M. abscessus infection is often concealed and chronic which is easily misdiagnosed. Clinical differential diagnosis includes cutaneous tuberculosis, bacterial infection and systemic vasculitis. Pathological examination and repeated culture of tissue are significance to make a define diagnosis. Colonies of M. abscessus have two morphology types that rough type has more virulence and is easier to cause persistent infection than smooth type.1 PCR detection of the 16S–23S rRNA gene internal transcribed spacer sequences can be performed to differentiate from other mycobacteria infection. Because M. abscessus appears to be the most resistant species to conventional anti-tuberculous drugs, drug sensitivity tests in vitro are important to select rational treatments.1 Macrolide antibiotics such as clarithromycin or azithromycin are recommended oral drugs for long-term treatment. Excision and debridement may be required for abscesses and ulcers. Review of literatures on M. abscessus infection with cutaneous manifestations is shown in Table 1.3-8
|Gender and age||Duration of symptoms||Clinical presentations||Treatments||Responds to treatments||References|
|Female, 32 years old||6 weeks||A tender lump on the face||IV tigecycline and amikacin||Complete resolution of the lesions after 2 months||Grubbs and Bowen, 20193|
|Male, 75 years old||2 months||Pruritic diffuse various sized erythematous papuloplaques and pustules on the neck and chest||Clarithromycin, ethambutol||Complete resolution of the lesions after 6 months||Choi et al., 20184|
|Female, 42 years old||9 months||A papule-nodular, floating injury with an erythematous surface, a little infiltrative capacity and imprecise limits on the tattoo site||Clarithromycin||Skin lesion improved after 5 months||Sousa et al., 20155|
|Female, 55 years old||6 months||A rash with pink-to-red papules and nodules coalescing into plaques in a linear distribution along her incision and involving her autologous skin grafts||Cefoxitin, clarithromycin, moxifloxacin||Skin lesion improved after 6 months||Summers et al., 20186|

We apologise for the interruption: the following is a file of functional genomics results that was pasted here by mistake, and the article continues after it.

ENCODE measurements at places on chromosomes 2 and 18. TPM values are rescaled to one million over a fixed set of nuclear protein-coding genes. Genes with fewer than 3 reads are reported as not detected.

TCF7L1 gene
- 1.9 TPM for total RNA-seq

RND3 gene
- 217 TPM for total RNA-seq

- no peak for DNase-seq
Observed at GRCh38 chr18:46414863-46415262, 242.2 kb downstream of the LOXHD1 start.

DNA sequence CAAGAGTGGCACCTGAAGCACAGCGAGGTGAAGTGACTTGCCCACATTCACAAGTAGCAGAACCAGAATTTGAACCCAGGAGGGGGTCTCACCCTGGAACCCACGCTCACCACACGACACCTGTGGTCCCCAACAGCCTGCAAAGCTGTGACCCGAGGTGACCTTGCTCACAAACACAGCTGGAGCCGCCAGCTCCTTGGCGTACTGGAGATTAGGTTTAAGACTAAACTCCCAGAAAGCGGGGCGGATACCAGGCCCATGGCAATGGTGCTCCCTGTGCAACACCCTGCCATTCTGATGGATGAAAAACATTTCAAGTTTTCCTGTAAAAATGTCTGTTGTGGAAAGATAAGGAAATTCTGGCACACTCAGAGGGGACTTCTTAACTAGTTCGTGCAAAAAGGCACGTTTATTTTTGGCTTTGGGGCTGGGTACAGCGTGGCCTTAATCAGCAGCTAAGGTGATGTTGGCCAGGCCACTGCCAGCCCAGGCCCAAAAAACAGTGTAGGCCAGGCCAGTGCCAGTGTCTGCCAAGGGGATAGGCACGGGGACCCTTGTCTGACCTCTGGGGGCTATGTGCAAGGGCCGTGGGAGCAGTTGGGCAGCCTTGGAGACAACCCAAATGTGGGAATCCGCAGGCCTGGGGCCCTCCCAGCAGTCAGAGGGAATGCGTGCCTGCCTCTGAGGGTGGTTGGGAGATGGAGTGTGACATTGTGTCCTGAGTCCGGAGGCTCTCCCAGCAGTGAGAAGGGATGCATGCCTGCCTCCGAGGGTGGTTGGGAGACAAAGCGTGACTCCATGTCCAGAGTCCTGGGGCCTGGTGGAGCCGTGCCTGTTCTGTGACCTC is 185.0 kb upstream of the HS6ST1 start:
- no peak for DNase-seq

|Female, 61 years old||2 years||A tender, 2 cm × 2 cm, fluctuant nodule over her left thigh, consistent with the clinical impression of a localized abscess||Amikacin, cefoxitin, clarithromycin||Skin lesion improved after 3 weeks||Shim et al., 20187|
|Female, 23 years old||3 months||A 4 cm wide ulcer with small central pustules and raised border on the anterolateral aspect of the right thigh||Clarithromycin, levofloxacin, amikacin||Complete resolution of the lesions after 6 months||Costa-Silva et al., 20188|
In summary, we reported a rare case of disseminated cutaneous M. abscessus infection presented with multiple nodules and abscesses in a patient with chronic renal failure. Since hemodialysis and central venous catheterization are necessary to these patients, it is important to be aware of immunocompromised state and the risk of disseminated infection caused by rare opportunistic pathogens.
Declaration of patient consent
The authors certify that they have obtained all appropriate patient consent.
Financial support and sponsorship
National Natural Science Foundation of China (No. 81703133) and Natural Science Foundation of Hunan (No. 2019JJ40448).
Conflicts of interest
There are no conflicts of interest.
- Mycobacterium abscessus infection following home dermabrasion. Cutis. 2019;104:79-80.